Dumaguete City – Joint efforts of law enforcement teams swooped down upon a rented house of a certain Chinese national in Banilad this City 4 kilometers from Dumaguete, a haul of used clothing, worth a minimum of P2.2Million in accrued costs not to include shipping and taxes due the government.
Ukay Ukays are used clothing which are supposed to be given FREE as donation to poor countries by the more affluent ones. But these have become big business to some who are able to secure such donation and manage sometimes to evade government taxes because they intend to sell it in the flea markets in the rural aras.
One can see bundles of ukay ukay used clothings which even find they way into big and medium size malls, and sold at cheaper prices which attract a lot of customers because a little washing and pressing can make them look elegant and worth wearing. Infact many milionaires who have simple tastes prefer to use ukay ukay clothings b ecause of their simple history and taste.
Most of all, they do not want to be recognized as rich people. They want to be regarded as simple and unassurming bunch of citizens..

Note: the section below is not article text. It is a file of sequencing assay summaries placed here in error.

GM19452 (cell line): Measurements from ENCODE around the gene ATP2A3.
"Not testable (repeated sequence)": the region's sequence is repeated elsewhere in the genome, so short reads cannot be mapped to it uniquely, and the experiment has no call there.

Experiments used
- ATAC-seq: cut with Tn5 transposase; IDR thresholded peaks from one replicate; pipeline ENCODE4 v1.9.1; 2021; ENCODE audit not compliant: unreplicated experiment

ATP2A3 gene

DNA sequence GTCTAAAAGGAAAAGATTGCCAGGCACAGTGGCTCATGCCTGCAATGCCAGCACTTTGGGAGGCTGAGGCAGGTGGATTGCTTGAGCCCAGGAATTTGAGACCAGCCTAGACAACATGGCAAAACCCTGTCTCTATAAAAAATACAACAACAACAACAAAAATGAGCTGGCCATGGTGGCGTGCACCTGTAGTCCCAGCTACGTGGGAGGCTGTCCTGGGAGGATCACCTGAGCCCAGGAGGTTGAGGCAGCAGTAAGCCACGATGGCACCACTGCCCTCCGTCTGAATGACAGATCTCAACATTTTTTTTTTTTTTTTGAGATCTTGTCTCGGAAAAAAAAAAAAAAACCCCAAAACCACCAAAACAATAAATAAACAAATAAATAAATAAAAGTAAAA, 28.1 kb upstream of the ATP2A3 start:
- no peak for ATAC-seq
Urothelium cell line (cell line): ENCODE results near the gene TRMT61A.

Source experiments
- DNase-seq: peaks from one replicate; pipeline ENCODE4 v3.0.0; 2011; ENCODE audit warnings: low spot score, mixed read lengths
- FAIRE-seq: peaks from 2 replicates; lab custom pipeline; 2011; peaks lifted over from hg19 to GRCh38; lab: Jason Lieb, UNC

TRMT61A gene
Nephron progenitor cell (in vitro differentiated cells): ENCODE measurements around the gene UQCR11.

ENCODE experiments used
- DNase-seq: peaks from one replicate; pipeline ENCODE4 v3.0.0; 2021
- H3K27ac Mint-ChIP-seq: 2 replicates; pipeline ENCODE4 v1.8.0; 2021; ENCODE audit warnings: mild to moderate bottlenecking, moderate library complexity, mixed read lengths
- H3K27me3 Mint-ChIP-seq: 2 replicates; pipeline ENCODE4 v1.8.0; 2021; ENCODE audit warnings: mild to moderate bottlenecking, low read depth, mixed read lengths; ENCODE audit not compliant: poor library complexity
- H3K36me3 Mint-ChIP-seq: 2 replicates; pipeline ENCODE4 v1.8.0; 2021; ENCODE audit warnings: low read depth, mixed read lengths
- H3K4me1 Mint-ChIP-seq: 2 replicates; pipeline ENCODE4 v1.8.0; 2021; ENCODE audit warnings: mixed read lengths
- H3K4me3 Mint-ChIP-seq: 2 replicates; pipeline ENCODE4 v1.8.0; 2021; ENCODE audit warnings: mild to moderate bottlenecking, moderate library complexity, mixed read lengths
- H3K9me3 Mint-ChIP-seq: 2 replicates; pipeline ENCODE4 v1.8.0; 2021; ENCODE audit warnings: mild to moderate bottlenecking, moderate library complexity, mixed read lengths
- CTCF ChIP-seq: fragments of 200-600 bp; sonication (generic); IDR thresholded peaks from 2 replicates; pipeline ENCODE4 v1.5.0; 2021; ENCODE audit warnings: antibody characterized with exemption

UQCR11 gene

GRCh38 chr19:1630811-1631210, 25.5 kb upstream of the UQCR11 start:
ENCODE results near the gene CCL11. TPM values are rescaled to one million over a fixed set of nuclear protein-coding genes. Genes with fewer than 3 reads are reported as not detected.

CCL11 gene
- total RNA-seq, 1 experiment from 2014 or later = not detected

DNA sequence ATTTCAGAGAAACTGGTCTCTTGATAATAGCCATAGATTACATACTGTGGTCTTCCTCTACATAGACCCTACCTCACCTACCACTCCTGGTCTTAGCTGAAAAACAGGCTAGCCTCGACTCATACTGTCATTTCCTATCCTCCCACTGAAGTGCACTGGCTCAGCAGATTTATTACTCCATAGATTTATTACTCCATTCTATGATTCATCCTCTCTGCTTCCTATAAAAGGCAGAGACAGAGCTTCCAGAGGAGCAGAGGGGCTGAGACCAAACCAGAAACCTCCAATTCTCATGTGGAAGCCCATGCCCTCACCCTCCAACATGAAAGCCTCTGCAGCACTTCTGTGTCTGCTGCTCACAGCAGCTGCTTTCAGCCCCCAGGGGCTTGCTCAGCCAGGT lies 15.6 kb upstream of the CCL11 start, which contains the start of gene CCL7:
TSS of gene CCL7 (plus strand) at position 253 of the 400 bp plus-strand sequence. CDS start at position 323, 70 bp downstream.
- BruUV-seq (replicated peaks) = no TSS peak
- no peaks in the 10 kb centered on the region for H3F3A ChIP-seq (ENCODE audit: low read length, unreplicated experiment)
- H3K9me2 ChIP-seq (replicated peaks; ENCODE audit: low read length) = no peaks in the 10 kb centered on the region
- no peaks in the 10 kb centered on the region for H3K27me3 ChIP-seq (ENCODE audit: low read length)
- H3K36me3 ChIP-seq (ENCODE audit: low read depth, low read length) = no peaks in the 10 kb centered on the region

According to ther Customs office, selling ukay ukay clothes acquire the status of selling imported goods without taxes being pad, thus, they are virtual smugglers.
BY JUANCHO GALLARDE
DUMAGUETE CITY – The Criminal Investigation and Detection Group (CIDG) in Negros Oriental headed by Lt. Col. Ariel Tolorio Huesca conducted a raid upon a warehouse in Barangay Banilad due to alleged violations of the law banning the sale of used clothing locally known as ukay-ukay
A search warrant was issued by MTCC Judge Dinah Tabada-Chu for violation of RA 4653 which expressly states the prohibition of commercial importation of textile articles commonly known as used clothing and rags.
This led to authorities confiscating a total of 326 large and small bales of used clothing and six bales of fake shoes. Estimated value of seized goods is placed at P2.2 million.
According to Huesca, an informant reported said illegal activity naming suspects Guo Xin Huo (alias Alex), a Chinese national, and Lauro Lastima (alias Toto), a resident of Batinguel, as the brains behind the operation.
Huesca further disclosed that the Chinese national could not present the necessary documents required for extended stay in the country. Authorities are currently coordinating with the Bureau of Immigration to determine entry status of the suspect.
The Chinese suspect, for her part, vehemently denied the charges lodged against her, saying she is only a “watcher” (bantay) of the ukay-ukay.
The other suspect, Toto, however contradicted the previous testament claiming that he was being paid by the Chinese national P300 a day as the hired help in the bodega.